Brady Anderson hit 50 for the Orioles but only 210 total for this career, all but one for Baltimore. He never hit over than 24 in any other season.
Roger Maris hit 61 for the Yankees but only 203 in his Yankee career.
Todd Hundley hit 41 for the Mets but only 202 total for this career and only 124 for the Mets.
Alfonso Soriano hit his 46 in 2006, his only year with the Montreal/Washington franchise.
Steve Balboni hit 36 for the Royals but only 181 total for this career and only 119 for K.C.

1. San Francisco Giants — Barry Bonds 73
2. St. Louis Cardinals — Mark McGwire 70
3. Cubs — Sammy Sosa 66
4. Yankees — Roger Maris 61
5. Detroit Tigers – Hank Greenberg* 58
Oakland A’s – Jimmie Foxx* 58
Philadelphia Phillies — Ryan Howard 58
8. Arizona Diamondbacks — Luis Gonzalez 57
9. Texas Rangers — Alex Rodriguez 57
10 Seattle Mariners — Ken Griffey 56 (twice)
11. Boston Red Sox — David Ortiz 54
Pittsburgh Pirates — Ralph Kiner* 54
13. Cincinnati Reds — George Foster 52
Cleveland Indians — Jim Thome 52
15. Atlanta Braves — Andruw Jones 51
Washington Nationals — Alfonso Soriano 46
17. Baltimore Orioles — Brady Anderson 50
Milwaukee Brewers — Prince Fielder 50
San Diego Padres — Greg Vaughn 50
20. Colorado Rockies — Todd Helton/Larry Walker 49
Los Angeles Dodgers — Shawn Green 49
Minnesota Twins – Harmon Killebrew* 49 (twice)
White Sox – Albert Belle 49
24. Houston Astros – Jeff Bagwell 47
Los Angeles Angels – Troy Glaus 47
Toronto Blue Jays – George Bell 47
27. Tampa Bay Rays – Carlos Pena 46
28. Florida Marlins – Gary Sheffield 42
29. Mets – Carlos Beltran/Todd Hundley 41
30. Kansas City Royals – Steve Balboni 36
* Hall of Famer

A.L. EAST
New York Yankees
All-time – Babe Ruth 659
Season – Roger Maris 61

Boston Red Sox
All-time – Ted Williams 521
Season – David Ortiz 54

Baltimore Orioles
All-time – Cal Ripken 431
Season – Brady Anderson 50

Toronto Blue Jays
All-time – Carlos Delgado 336
Season – George Bell 47

Tampa Bay Rays
All-time – Aubrey Huff 128
Season – Carlos Pena 46

A.L. CENTRAL
Minnesota Twins
All-time – Harmon Killebrew 559
Season – Harmon Killebrew 49 (twice)

Chicago White Sox
All-time – Frank Thomas 449
Season – Albert Belle 49

Detroit Tigers
All-time – Al Kaline 399
Season – Hank Greenberg 58

Cleveland Indians
All-time – Jim Thome 334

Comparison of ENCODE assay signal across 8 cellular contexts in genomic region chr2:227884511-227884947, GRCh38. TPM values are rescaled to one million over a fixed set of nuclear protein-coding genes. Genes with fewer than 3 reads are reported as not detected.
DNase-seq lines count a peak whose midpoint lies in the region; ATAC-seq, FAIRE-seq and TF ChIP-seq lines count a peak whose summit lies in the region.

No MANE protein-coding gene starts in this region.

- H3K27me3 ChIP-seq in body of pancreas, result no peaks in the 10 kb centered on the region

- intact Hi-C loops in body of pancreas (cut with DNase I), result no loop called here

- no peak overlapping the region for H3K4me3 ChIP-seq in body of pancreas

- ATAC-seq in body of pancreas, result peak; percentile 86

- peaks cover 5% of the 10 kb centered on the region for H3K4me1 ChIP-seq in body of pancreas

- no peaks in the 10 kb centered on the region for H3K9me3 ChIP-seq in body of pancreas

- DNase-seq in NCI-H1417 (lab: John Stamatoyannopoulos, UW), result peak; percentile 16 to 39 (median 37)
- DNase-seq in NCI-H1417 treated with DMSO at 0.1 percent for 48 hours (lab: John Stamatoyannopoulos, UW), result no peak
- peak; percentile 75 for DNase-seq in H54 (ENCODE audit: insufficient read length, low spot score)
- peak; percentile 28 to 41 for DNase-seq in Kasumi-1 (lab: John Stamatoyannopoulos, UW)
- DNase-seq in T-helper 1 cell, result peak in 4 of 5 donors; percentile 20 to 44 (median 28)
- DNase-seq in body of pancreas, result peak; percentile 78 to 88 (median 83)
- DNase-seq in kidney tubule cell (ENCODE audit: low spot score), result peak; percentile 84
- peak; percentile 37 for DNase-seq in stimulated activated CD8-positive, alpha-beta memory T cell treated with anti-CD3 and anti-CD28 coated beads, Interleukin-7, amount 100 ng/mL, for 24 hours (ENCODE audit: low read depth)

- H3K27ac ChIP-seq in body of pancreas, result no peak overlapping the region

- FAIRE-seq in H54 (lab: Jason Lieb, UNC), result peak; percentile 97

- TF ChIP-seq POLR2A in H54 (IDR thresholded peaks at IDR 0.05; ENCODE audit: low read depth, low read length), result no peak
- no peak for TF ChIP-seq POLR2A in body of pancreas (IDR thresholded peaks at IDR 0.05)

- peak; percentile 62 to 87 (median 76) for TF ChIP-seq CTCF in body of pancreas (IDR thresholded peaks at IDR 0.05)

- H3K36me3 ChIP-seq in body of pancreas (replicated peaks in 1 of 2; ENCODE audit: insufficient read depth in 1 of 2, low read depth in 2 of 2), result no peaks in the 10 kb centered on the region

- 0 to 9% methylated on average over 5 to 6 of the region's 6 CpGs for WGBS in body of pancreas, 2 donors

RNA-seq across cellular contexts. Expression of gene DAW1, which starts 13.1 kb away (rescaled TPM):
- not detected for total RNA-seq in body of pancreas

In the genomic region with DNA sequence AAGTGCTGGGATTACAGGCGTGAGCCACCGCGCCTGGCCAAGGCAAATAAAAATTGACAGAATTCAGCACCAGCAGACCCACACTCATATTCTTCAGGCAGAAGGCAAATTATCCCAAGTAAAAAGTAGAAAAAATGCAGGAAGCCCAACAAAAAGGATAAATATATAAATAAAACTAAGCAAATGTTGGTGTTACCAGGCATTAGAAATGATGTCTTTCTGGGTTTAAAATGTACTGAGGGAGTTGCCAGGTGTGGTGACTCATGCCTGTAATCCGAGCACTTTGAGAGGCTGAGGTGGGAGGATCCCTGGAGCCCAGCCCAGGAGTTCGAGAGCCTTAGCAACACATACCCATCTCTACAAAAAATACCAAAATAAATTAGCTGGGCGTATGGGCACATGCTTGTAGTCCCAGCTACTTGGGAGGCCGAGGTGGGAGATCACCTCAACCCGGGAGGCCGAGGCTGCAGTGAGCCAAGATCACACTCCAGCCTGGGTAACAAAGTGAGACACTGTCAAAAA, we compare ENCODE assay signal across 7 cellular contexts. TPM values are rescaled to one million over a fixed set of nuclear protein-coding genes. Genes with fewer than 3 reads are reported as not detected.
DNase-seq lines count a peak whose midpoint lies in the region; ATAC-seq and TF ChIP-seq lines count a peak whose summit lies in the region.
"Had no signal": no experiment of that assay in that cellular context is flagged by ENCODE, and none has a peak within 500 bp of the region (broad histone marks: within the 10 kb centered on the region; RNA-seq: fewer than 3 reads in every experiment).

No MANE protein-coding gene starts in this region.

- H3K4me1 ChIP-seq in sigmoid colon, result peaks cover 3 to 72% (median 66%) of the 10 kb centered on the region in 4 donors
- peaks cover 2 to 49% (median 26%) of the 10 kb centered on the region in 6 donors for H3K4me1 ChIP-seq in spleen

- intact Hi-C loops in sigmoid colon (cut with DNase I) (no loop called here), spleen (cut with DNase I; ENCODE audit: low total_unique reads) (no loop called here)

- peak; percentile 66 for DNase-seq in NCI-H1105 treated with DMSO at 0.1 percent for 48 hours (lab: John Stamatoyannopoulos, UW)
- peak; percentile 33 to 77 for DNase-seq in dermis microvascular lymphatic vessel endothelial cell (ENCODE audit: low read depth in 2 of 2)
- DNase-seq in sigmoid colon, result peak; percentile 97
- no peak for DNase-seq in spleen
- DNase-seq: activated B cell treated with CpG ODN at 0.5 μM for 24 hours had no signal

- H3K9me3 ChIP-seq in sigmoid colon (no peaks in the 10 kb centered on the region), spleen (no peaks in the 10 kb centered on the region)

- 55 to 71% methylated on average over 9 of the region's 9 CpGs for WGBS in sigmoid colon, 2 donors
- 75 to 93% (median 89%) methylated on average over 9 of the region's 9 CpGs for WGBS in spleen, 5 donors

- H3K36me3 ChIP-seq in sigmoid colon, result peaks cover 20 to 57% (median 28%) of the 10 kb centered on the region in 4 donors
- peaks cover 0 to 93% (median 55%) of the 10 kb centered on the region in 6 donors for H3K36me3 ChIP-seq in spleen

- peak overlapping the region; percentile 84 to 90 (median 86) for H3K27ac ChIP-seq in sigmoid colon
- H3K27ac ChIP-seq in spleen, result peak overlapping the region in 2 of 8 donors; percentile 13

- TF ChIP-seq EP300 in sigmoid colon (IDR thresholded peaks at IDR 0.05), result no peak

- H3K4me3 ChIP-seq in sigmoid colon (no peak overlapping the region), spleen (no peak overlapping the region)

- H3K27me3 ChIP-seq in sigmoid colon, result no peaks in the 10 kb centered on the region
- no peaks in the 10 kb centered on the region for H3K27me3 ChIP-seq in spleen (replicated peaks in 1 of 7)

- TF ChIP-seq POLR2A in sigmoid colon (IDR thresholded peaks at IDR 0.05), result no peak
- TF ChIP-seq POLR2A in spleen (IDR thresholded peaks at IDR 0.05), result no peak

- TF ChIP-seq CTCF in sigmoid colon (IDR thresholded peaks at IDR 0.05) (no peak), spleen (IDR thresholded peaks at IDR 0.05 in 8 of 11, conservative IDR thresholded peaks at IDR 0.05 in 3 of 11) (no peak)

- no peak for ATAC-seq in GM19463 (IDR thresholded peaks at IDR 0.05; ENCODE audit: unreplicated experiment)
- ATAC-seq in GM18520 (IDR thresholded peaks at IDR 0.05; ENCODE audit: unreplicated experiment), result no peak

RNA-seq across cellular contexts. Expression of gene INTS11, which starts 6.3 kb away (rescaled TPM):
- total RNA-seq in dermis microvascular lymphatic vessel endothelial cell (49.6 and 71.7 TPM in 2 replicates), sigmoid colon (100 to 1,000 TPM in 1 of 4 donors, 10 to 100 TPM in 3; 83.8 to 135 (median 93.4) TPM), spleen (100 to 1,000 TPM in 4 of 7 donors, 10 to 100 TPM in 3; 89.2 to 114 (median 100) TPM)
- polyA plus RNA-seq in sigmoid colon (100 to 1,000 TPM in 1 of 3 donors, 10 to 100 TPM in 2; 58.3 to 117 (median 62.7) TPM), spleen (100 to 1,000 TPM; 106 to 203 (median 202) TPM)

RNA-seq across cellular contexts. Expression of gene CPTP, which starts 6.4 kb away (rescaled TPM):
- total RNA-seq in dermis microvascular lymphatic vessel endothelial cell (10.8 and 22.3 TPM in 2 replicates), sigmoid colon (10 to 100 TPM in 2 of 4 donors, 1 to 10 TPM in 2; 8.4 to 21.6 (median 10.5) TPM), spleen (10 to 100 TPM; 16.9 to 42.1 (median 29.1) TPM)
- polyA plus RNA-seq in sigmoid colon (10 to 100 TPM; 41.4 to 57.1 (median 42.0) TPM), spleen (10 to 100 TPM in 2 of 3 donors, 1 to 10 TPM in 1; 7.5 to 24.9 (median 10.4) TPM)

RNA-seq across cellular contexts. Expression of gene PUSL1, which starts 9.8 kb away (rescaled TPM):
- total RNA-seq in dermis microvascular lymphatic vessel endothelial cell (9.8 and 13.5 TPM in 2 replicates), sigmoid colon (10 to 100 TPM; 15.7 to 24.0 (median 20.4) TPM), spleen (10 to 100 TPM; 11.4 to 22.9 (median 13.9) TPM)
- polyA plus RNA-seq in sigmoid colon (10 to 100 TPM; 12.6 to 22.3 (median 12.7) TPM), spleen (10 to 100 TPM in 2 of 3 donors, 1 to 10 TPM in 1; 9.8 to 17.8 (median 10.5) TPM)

Season – Jim Thome 52

Kansas City Royals
All-time – George Brett 317
Season – Steve Balboni 36

A.L. WEST
Los Angeles Angels
All-time – Tim Salmon 299
Season – Troy Glaus 47

Seattle Mariners
All-time – Ken Griffey 417
Season – Ken Griffey 56 (twice)

Texas Rangers
All-time – Juan Gonzalez 372
Season – Alex Rodriguez 57

Oakland A’s
All-time – Mark McGwire 363
Season – Jimmie Foxx 58

N.L. EAST
Atlanta Braves
All-time – Henry Aaron 733
Season – Andruw Jones 51

New York Mets
All-time – Darryl Strawberry 252
Season – Carlos Beltran/Todd Hundley 41

Philadelphia Phillies
All-time – Mike Schmidt 548
Season – Ryan Howard 58

Florida Marlins
All-time – Mike Lowell 143
Season – Gary Sheffield 42

Washington Nationals
All-time – Vladimir Guerrero 234
Season – Alfonso Soriano 46

N.L. CENTRAL
Chicago Cubs
All-time – Sammy Sosa 545
Season – Sammy Sosa 66

St. Louis Cardinals
All-time – Stan Musial 475
Season – Mark McGwire 70

Pittsburgh Pirates
All-time – Willie Stargell 475
Season – Ralph Kiner 54

Cincinnati Reds
All-time – Johnny Bench 389
Season – George Foster 52

Milwaukee Brewers
All-time – Robin Yount 251
Season – Prince Fielder 50

Houston Astros
All-time – Jeff Bagwell 449
Season – Jeff Bagwell 47

N.L. WEST
Arizona Diamondbacks
All-time – Luis Gonzalez 224
Season – Luis Gonzalez 57

Colorado Rockies
All-time – Todd Helton 325
Season – Todd Helton/Larry Walker 49

San Francisco Giants
All-time – Willie Mays 646
Season – Barry Bonds 73

Los Angeles Dodgers
All-time – Duke Snider 389
Season – Shawn Green 49

San Diego Padres
All-time – Nate Colbert 163
Season – Greg Vaughn 50